“Drugs are over the entire county. You only hear about Steubenville, but everybody is fighting it.”

¯ Preventing new landfills and monitoring the current facilities.

“I’m totally against the landfills” he said. “It affects the value of the property, it affects the people, their living conditions, everything. I would do everything in my power as a commissioners to make sure we don’t get any new landfills and make sure (Crossridge) is cleaned up as best as possible.”

¯ Expanding Internet service.

“With COVID-19 and people staying home, it has shown we need to have better Internet in certain parts of the county,” he said.

Cermak’s goals if elected are:

, Building partnerships.

“Gas and oil is here to stay,” he said. “I’m a proactive person, as opposed to being reactive. I think there are a lot of opportunities in the future with gas and oil in the county. We also need-shovel ready sites to attract new industries and businesses.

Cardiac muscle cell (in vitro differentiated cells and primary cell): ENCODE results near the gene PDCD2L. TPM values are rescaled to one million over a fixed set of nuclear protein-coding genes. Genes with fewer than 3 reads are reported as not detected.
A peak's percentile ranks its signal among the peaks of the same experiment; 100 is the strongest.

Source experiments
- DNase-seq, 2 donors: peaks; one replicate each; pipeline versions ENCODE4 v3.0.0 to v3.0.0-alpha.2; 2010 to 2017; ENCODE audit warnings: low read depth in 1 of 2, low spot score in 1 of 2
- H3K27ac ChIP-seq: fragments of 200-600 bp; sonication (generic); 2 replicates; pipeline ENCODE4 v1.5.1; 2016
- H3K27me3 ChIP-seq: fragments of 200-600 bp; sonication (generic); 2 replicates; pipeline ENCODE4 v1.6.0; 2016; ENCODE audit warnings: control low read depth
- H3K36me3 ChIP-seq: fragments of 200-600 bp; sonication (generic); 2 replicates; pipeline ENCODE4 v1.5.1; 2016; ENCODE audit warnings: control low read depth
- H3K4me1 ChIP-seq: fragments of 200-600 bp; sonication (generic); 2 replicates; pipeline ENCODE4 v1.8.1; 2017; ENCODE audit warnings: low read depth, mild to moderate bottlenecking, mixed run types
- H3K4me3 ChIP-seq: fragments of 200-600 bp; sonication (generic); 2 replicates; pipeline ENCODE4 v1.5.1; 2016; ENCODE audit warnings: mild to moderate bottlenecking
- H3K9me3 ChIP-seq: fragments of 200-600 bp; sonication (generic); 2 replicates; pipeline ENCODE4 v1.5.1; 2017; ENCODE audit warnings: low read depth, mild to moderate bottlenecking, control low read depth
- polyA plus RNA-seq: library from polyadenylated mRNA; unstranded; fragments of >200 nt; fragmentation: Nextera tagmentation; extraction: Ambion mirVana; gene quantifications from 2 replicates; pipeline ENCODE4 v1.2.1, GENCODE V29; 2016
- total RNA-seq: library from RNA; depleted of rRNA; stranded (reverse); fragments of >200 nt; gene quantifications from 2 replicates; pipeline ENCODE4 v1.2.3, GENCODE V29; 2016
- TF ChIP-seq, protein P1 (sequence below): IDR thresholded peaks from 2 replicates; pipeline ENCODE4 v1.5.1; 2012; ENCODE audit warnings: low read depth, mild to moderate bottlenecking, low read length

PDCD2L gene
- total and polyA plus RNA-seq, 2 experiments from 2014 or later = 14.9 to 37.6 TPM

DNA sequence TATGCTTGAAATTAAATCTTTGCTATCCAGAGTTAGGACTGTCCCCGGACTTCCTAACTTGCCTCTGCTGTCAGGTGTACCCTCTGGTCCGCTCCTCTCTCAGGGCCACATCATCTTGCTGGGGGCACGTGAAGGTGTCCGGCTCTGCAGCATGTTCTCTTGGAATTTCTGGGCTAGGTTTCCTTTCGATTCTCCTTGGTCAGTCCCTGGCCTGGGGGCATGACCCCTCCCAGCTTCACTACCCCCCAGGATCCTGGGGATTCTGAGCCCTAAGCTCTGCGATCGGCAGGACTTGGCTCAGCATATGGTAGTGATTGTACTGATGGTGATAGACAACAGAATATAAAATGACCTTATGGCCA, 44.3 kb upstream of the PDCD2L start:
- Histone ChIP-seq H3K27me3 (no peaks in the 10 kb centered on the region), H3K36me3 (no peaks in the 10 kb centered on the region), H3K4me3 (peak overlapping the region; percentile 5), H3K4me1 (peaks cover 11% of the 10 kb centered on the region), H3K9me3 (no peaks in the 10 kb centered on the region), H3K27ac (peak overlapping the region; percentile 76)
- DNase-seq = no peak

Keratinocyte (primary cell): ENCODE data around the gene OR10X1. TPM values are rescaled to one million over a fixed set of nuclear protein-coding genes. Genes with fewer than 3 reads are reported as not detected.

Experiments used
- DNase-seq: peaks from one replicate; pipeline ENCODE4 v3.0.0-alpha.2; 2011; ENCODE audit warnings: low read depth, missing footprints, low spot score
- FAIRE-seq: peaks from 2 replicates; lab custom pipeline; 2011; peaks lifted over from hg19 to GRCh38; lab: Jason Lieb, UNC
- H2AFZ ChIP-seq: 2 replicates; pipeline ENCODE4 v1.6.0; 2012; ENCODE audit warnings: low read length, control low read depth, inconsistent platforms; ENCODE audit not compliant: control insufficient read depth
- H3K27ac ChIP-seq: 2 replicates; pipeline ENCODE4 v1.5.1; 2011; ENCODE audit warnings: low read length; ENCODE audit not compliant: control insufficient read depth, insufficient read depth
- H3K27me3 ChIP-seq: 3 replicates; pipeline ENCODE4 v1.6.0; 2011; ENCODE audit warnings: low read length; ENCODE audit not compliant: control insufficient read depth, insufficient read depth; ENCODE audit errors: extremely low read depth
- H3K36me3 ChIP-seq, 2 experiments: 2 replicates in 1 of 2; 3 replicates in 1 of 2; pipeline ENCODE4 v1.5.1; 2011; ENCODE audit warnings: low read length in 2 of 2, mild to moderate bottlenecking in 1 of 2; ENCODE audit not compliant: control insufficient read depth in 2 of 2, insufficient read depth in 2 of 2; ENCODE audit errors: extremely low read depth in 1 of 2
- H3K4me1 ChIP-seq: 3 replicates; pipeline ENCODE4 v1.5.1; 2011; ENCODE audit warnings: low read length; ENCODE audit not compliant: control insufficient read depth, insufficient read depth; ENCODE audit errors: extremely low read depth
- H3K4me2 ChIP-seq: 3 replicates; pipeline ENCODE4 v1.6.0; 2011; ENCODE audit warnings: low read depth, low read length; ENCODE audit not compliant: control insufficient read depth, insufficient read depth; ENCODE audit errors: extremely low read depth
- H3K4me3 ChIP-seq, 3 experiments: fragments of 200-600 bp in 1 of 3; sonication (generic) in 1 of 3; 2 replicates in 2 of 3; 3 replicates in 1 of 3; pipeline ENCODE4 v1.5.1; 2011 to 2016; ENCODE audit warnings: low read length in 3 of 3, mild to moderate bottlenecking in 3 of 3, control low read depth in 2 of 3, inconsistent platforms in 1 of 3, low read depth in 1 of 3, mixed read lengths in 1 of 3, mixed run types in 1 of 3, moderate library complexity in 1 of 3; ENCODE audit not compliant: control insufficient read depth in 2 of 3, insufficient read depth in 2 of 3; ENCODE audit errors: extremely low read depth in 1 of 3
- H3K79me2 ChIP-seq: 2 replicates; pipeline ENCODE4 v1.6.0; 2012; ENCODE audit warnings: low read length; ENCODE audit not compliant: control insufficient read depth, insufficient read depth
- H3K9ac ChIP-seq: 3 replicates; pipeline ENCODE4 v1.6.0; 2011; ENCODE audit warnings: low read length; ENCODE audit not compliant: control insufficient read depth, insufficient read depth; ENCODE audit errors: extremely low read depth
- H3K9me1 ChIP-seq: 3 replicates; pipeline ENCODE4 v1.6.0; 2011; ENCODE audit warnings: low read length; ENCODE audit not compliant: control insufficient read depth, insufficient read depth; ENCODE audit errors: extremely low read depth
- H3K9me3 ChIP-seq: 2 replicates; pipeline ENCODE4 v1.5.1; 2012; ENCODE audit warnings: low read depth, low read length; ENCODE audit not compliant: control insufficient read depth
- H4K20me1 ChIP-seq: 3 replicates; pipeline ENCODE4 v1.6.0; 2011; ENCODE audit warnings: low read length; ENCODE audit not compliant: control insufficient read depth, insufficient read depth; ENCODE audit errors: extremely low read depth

“I want to build partnerships with land owners and in industry to bring prosperity back to Jefferson County.”

¯ Improving housing in the county.

“Having adequate housing in the county is important to bringing new industries and new businesses to the county,” he said.

¯ Building a better workforce.

“Having a skilled workforce ready for new businesses is important,” Cermak said. “Part of that is developing the educational side of it.”

Murphy’s goals include:

¯ Bringing more economic development to the county.

“Economic development is my No. 1 goal,” he said, noting he would reach out to businesses about coming to Jefferson County. “We have railways, waterways and highways and we have workforce that wants to go to work.

“If we can get jobs and money flowing through here, we will have a much happier county.”

¯ Expanding Internet and cell service coverage.

“If you go out into the outer areas, they don’t have any service at all,” he said. “Everybody I talk says they need it.”

¯ Doing more to repair the county’s road system.

“I get a lot of complaints about the roadways,” he said. “I understand that the county engineer manages the roadways, but it’s hard for him to do anything without a budget. It goes back to economic development, if we can get a bigger tax base, we can have more money to do things.”